Super-Plants: Earth’s New Carbon Sponges on a Climate Rescue Mission

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In the fight against climate change, the world’s plants have been unsung heroes, absorbing billions of tons of heat-trapping carbon dioxide each year. Now, a team of scientists led by plant biologist Wolfgang Busch at the Salk Institute of Biology in San Diego is exploring how we might enhance this natural process. They’re investigating the potential to breed new strains of plants that could suck even more CO2 out of the air and store it away, thus helping to slow, and even potentially reverse, the impact of climate change.

The Salk Institute’s "Harnessing Plants Initiative" (HPI) is a massive collaborative effort involving over 85 scientists worldwide. Funded by high-profile donors such as Amazon’s Jeff Bezos and Hess Corporation CEO John Hess, the initiative aims to improve the carbon absorption capacity of food crops. Given the vast quantities of wheat, rice, corn, and other crops grown globally, even a slight improvement in their CO2 absorption could significantly reduce the levels of this greenhouse gas in our atmosphere.

The Green Solution: Harnessing Plant Power to Combat Climate Change

Burning fossil fuels and human activities have significantly increased the amount of heat-trapping carbon dioxide (CO2) in the Earth’s atmosphere. Fortunately, plants have been acting as our natural allies in this fight, absorbing billions of tons of these greenhouse gases annually. Now, scientists are exploring the potential of enhancing this natural process to combat climate change further.

The Promising Power of Photosynthesis

Plants, through photosynthesis, absorb and store carbon in their cells. This natural process offers a potential pathway to combating climate change. By breeding new strains of plants capable of absorbing more CO2, it may be possible to reduce the amount of this gas in the atmosphere, mitigating its impact on global temperatures.

Wolfgang Busch, a plant biologist at the Salk Institute of Biology, believes that even slight improvements in the carbon absorption capabilities of common crops like wheat, rice, and corn could have a significant impact. His team aims to harness the photosynthetic power of plants to slow, and potentially even reverse, climate change.

Harnessing Plants Initiative: A Global Effort

Over the past five years, Busch and his team at the Salk Institute’s "Harnessing Plants Initiative" (HPI) have been working towards this goal. This massive effort involves more than 85 scientists worldwide and has received over $85 million in funding from high-profile donors, including Amazon’s Jeff Bezos and Hess Corporation CEO John Hess.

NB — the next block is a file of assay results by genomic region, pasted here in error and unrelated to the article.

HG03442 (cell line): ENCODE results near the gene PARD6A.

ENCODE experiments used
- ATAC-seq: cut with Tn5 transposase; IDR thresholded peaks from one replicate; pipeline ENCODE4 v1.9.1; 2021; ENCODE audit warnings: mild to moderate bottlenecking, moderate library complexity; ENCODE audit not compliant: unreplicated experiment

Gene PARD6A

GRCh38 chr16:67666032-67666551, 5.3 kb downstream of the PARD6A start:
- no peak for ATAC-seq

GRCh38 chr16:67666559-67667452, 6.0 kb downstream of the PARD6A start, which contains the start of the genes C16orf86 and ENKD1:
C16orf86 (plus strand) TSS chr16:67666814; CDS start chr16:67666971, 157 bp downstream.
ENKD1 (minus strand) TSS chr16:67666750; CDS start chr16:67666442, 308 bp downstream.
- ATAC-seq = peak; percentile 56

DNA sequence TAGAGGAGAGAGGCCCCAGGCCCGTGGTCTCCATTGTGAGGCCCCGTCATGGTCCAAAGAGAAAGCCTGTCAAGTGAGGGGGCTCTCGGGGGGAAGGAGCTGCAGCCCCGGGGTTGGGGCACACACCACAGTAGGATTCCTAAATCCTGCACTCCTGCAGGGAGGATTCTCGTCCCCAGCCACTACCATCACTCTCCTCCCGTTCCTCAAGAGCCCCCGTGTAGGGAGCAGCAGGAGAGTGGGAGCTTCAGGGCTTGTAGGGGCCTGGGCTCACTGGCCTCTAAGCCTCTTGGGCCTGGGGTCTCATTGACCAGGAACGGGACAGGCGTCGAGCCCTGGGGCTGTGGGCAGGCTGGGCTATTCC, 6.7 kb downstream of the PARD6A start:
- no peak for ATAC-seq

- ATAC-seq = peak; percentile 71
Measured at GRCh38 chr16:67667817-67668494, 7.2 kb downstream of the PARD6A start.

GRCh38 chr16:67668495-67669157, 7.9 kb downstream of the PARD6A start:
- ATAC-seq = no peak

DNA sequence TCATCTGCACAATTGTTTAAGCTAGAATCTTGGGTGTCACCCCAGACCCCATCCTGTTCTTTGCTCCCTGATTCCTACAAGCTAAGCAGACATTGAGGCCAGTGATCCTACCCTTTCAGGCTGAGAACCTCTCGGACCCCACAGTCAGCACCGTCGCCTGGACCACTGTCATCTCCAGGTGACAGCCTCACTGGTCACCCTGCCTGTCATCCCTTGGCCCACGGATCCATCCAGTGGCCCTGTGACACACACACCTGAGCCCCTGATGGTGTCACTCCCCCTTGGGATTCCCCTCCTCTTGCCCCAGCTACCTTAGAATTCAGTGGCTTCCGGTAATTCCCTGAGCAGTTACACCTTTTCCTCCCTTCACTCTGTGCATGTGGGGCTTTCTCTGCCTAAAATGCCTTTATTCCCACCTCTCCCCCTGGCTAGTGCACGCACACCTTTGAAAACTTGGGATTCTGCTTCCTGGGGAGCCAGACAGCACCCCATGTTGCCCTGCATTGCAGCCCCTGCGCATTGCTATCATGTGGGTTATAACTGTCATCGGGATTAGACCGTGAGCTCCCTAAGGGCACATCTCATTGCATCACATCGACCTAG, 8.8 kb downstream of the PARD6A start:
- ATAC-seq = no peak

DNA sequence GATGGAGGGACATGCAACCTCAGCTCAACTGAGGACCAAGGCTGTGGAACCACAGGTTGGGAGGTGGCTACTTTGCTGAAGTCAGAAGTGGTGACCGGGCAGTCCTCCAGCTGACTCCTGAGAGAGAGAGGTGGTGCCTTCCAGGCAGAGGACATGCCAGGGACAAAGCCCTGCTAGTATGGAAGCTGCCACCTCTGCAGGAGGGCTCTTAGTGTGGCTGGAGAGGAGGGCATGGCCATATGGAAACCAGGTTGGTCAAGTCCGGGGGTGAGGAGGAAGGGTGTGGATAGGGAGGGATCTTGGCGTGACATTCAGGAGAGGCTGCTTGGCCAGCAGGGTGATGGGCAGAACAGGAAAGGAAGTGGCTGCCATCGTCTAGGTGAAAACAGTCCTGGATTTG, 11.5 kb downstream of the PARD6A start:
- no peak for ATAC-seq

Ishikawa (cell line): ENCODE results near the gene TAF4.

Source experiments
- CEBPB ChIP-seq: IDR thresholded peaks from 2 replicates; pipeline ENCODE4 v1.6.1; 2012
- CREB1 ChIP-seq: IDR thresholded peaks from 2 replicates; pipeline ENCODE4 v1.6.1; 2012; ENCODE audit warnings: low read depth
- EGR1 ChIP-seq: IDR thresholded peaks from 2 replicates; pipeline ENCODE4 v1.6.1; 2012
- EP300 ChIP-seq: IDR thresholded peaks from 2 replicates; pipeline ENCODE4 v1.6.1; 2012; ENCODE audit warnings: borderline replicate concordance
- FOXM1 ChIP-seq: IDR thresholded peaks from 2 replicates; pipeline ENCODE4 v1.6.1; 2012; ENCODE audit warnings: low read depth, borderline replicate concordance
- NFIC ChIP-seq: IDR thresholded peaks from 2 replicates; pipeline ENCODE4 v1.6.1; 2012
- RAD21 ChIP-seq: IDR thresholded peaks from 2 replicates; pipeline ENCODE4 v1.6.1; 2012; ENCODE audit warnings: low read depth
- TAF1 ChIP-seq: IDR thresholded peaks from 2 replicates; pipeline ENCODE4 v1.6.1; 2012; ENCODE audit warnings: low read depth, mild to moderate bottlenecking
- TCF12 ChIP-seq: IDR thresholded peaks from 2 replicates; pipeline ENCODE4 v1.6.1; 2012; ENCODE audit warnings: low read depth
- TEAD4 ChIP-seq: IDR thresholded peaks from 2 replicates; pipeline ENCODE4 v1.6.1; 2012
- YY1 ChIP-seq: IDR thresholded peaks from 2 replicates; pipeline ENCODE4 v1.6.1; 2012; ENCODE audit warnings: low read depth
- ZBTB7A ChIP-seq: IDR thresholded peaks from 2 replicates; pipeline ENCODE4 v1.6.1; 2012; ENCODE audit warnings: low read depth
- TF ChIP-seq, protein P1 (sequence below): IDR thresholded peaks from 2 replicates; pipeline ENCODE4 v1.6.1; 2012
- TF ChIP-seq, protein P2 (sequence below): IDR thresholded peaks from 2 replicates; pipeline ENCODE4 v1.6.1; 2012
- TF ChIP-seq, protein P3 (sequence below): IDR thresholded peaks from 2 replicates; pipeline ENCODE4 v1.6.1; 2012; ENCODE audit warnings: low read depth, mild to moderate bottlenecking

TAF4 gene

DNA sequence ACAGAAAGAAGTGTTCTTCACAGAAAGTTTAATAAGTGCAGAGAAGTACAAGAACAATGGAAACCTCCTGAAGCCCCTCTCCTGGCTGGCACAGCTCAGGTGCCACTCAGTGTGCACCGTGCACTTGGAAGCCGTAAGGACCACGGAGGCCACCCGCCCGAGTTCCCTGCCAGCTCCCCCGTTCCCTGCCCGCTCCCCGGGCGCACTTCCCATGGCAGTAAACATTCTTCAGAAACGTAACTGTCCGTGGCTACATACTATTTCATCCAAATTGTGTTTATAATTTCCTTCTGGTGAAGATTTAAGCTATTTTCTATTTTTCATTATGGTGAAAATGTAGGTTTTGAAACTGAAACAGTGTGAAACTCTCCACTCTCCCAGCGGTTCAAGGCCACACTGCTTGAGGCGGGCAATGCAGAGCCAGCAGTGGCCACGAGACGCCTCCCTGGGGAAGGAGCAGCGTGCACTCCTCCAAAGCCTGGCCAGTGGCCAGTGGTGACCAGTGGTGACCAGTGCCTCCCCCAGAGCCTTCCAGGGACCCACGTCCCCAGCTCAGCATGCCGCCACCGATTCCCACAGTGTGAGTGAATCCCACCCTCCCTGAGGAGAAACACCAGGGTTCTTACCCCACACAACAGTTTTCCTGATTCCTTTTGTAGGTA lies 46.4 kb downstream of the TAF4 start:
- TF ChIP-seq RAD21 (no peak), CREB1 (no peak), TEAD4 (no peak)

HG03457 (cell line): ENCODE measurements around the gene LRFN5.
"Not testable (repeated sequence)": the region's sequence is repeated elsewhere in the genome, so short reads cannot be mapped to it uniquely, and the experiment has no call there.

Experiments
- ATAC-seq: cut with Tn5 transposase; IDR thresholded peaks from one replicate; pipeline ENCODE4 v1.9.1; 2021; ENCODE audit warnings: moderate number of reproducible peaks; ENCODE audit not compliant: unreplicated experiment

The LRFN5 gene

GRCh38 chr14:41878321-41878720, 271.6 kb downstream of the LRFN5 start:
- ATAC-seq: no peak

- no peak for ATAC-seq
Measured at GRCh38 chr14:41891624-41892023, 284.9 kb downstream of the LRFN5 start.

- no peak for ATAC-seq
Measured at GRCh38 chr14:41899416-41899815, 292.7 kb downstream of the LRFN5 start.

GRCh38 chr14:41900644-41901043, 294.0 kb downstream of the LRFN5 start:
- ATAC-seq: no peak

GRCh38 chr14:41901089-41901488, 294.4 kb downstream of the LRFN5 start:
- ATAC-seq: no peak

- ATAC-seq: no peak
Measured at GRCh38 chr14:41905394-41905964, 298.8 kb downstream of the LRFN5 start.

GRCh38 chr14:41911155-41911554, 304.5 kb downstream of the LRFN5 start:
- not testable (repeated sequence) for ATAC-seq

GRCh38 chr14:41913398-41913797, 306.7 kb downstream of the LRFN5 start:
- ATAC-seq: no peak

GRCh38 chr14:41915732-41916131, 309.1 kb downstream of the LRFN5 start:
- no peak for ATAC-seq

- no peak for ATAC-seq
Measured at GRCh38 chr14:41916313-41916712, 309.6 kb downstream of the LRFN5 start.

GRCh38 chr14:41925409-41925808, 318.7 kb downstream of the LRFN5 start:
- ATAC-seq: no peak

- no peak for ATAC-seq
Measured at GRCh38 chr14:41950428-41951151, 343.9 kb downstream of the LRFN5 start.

The team is using gene-editing technologies to identify genes that can enhance carbon absorption in crop plants. Once these genes are identified, the crops can be produced using conventional breeding techniques, thus avoiding the controversy surrounding genetically modified organisms (GMOs).

Carbon Capture and Sequestration: A Key to Curbing Climate Change

According to Busch, carbon capture and sequestration, along with emission curbs, are crucial components in the fight against climate change. Through the HPI, the team is exploring three traits related to root systems that could potentially enhance carbon sequestration: root mass, root depth, and a compound called suberin, a stable form of carbon naturally produced in roots.

If successful, this approach would not only help fight climate change but also improve soil content, creating a win-win situation. The team estimates that if this method is applied to six of the most prevalent crops (corn, rice, wheat, soybean, canola, and sorghum), it could sequester half of the excess emissions each year.

The Road Ahead: Challenges and Opportunities

While the initiative has shown promise, challenges remain. The team needs to identify ways to genetically enhance crops without reducing yield, making them appealing to farmers. Additionally, there is the challenge of incentivizing farmers to adopt these crops. Existing carbon markets could provide a potential solution, but mechanisms for measuring, reporting, and verifying the sequestered carbon need to be established.

Despite these challenges, Busch remains optimistic. He believes that with the support of major economies, the world can limit global warming to 1.5 or 2 degrees Celsius, although he acknowledges it will be hard. Harnessing the natural power of plants, it seems, could be a key strategy in the fight against climate change.


The Harnessing Plants Initiative exemplifies the potential of innovative, nature-based solutions to climate change. The initiative’s focus on enhancing the carbon sequestration capabilities of common crops could have a significant impact, potentially sequestering half of the excess emissions each year. However, the initiative also highlights the challenges involved in implementing such solutions, such as the need to incentivize adoption by farmers and establish robust carbon accounting mechanisms. Despite these challenges, the initiative offers a promising approach to mitigating the impacts of climate change.

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